By La Chanda Jenkins, Howard U.

Poached
Eggs
At the U. of California, Irvine,
"scrambled eggs" have taken ona new
and disturbing meaning.
In June, three panels appointed by
the university found that Ricardo Asch,
a fertility specialist at UCI's Center for
Reproductive Health, had transplanted
patients' eggs and embryos and con-
ducted research on them without the
donors' knowledge or consent.
Officials at UCI announced in July
that as many as 35 women may have
been involved in improper transplanta-
tion of eggs and embryos at the clinic.
The panel also found that at least nine
patients received a non-FDA-approved
fertility drug.
The initial findings by the panel
released in June estimated that only
five women received eggs from non-
consenting donors.
The accusations alleged that Asch
and two other doctors, Sergio Stone and
Jose Balmaceda, mishandled the con-
sent process, didn't report all of their
earnings to the university and didn't
make the required payments to the
university for the undeclared income.
The investigation stemmed from
several reports, dating to February
1994, filed by various administrators
who dealt with the clinic. Because the
investigation began seven months later,
UCI also was accused of neglecting to
respond quickly to the complaint, but
the panels didn't sustain the allegation.
Fran Tardiff, a university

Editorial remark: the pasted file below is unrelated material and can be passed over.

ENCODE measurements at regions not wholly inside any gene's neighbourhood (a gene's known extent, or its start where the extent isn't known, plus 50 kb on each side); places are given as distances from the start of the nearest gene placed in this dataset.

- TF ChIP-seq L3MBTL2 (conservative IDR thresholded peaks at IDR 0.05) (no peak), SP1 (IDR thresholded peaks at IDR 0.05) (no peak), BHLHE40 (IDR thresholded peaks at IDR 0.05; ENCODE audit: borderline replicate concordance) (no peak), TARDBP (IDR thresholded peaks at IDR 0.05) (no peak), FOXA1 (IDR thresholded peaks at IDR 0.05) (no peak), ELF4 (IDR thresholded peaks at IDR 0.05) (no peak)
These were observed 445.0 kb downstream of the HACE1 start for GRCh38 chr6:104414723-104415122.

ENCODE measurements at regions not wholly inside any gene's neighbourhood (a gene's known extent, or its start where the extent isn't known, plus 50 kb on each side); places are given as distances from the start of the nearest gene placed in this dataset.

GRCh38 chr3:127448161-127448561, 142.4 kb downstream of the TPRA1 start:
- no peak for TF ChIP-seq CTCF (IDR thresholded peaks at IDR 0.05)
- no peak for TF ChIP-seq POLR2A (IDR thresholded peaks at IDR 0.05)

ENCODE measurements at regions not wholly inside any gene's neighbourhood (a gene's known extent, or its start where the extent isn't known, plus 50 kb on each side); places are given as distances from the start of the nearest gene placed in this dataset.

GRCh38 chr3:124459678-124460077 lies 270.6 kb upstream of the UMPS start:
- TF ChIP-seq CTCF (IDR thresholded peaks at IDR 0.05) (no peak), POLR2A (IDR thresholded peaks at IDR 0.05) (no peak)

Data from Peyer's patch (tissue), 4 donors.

spokesperson, says the investigation
progressed slowly because the physi-
cians refused to produce the necessary
records and information. The panel also
found that the university acted as
quickly as it could to put together the
investigations, Tardiff says. All three
doctors have denied any wrongdoing.
On June 2, the university terminated
its contract with the clinic and told its
doctors to remove their medical equip-
ment from campus.
Although the preliminary investiga-
tion is over, Tardiff says that the uni-
versity is in the process of suing the
clinic for records that the physicians
have refused to release. Until those
documents are recovered, "the true
scope of the wrongdoings will remain
unknown," she says.
"The doctors were wrong, and a lot
of people here feel itwas wrong for UCI
to cover this up," says Ken Felipe, a
sophomore at UCI. "It's not really the
talk of the school or anything.... But I
think an explanation of exactly what
happened and whatthe school will do
about it should be published."
Heather Orey, California State U.,
Fullerton

step mtlsway.

August/September 1995 0 U. Magazine 13